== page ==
April 07, 2020
VOTE 2006

Candidates spar on environment

PORTLAND – Land conservation, energy independence and the future of “traditional” recreation in Maine were hot topics Thursday night during a well-attended gubernatorial debate on environmental issues.

All five of the candidates attending the “Environment 2006” forum said protecting Maine’s natural treasures makes perfect political and economic sense.

Not surprisingly, however, the gubernatorial hopefuls offered sometimes disparate views on some of the most controversial environmental issues facing the state and the nation, such as the recent Katahdin Lake deal, global warming and Plum Creek Timber Co.’s plans for the Moosehead Lake region.

Moderator Susan Sharon of Maine Public Broadcasting Network opened the debate, which was sponsored by several environmental groups, by asking the candidates to rate on a scale of 1 to 10 how serious a problem global warming posed for the planet.

Gov. John Baldacci, the Democratic incumbent, as well as independents Barbara Merrill and Phillip Morris NaPier and Green party candidate Pat LaMarche all said climate change is a very serious problem, with most giving it a 10 out of 10.

“We have to go on a diet,” LaMarche told the crowd of roughly 300 people at the Eastland Park Hotel. “We have to conserve.”

Republican candidate Chandler Woodcock gave global warming a 5, however, explaining that Maine can only do so much to affect the worldwide climate situation. Nevertheless, Woodcock said the state and private sector should pursue conservation measures.

The candidates had more starkly different views on last winter’s deal to annex 4,000 acres around Katahdin Lake into Baxter State Park as well as the wider issue of balancing land conservation while preserving “traditional uses” in the North Woods.

Baldacci criticized the Legislature’s Republican leadership for opposing money for the Land for Maine’s Future program, which could have helped fund the land deal his administration helped negotiate.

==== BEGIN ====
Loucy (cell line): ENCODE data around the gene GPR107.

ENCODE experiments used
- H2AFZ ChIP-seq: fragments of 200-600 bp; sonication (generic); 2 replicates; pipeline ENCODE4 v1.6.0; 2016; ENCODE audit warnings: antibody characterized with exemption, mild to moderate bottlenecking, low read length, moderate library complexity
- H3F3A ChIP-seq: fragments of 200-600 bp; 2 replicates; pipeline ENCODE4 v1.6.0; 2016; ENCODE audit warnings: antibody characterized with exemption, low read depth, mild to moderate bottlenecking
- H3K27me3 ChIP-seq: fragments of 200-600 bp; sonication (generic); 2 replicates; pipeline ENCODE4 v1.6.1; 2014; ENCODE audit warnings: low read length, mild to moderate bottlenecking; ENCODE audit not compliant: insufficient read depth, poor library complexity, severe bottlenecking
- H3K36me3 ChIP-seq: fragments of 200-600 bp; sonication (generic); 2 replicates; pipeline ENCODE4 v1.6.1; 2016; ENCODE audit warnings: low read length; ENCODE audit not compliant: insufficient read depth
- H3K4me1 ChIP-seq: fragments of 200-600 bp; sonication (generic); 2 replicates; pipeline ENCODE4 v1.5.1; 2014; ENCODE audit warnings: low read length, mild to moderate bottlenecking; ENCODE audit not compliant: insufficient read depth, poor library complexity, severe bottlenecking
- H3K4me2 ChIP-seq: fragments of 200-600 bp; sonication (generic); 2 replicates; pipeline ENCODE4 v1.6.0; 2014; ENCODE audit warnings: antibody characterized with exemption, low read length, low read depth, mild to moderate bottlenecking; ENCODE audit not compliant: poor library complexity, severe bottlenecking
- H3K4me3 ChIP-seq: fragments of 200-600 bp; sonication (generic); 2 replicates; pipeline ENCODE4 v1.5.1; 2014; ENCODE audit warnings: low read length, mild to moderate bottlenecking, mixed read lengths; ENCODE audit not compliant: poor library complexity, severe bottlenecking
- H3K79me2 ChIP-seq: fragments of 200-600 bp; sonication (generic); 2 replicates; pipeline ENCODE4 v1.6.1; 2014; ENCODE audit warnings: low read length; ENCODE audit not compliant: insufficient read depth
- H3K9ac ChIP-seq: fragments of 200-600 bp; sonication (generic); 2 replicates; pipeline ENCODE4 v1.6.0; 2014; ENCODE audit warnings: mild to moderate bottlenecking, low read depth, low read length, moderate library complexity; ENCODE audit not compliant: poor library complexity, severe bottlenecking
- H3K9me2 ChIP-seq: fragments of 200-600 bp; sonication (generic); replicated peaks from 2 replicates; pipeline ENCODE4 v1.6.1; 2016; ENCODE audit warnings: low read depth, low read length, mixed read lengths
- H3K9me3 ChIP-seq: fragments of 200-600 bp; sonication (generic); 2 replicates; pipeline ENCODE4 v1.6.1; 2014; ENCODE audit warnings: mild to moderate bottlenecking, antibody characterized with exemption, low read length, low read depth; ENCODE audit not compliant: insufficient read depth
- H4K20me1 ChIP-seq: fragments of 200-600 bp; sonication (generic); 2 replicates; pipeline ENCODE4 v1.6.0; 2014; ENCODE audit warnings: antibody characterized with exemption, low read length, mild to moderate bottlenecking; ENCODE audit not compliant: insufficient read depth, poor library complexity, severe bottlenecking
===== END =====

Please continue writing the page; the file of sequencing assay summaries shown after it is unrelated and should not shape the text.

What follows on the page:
“It may have been difficult, but the fight was worth it,” Baldacci said of the deal.

But Merrill suggested that the Baldacci administration bore much of the blame for the lack of LMF funding by playing “partisan games” with the budget.

“We should have had the money in LMF to be able to secure enough land next to Katahdin Lake … so that Maine folks can go up there for traditional uses,” said Merrill during one of several pointed rebukes of Baldacci.

Woodcock said he opposed the Katahdin Lake bill in the Legislature because he viewed it as another example of rural residents losing access to land for hunting, snowmobiling and other traditional uses.

LaMarche, meanwhile, said she supported a $100 million bond campaign for land conservation and said she saw nothing wrong with setting aside different areas for motorized and non-mechanized recreation.

On the issue of Plum Creek, LaMarche and Baldacci were skeptical that large-scale development such as the 975 house lots and two resorts that the company is proposing will provide long-term economic stability to the region. NaPier said he was against the Plum Creek plan.

Merrill countered that while she believes Plum Creek’s plan may need to be downsized, Maine’s other resorts such as Sugarloaf/USA show that resorts do provide long-term economic benefits.

Woodcock said any large-scale development needs to be carefully reviewed but that the 400,000-plus acres of permanent conservation in Plum Creek’s plan would benefit Maine.

NaPier provided some of the most unconventional and lighthearted remarks of the night, comparing consumptive human society to “parasites” on a spaceship and even proposing a nickel deposit on cigarette butts similar to the bottle bill to reduce littering.

“We need to do something different, and I’m different,” he said.

Woodcock, who often received the most lukewarm applause from the largely “green” crowd, urged the audience not to stereotype when they enter the voting booth.

“I know what my party affiliation is and so do you, but don’t make assumptions because quite often when a compromise is struck, you may be surprised by who is on your side,” he said.

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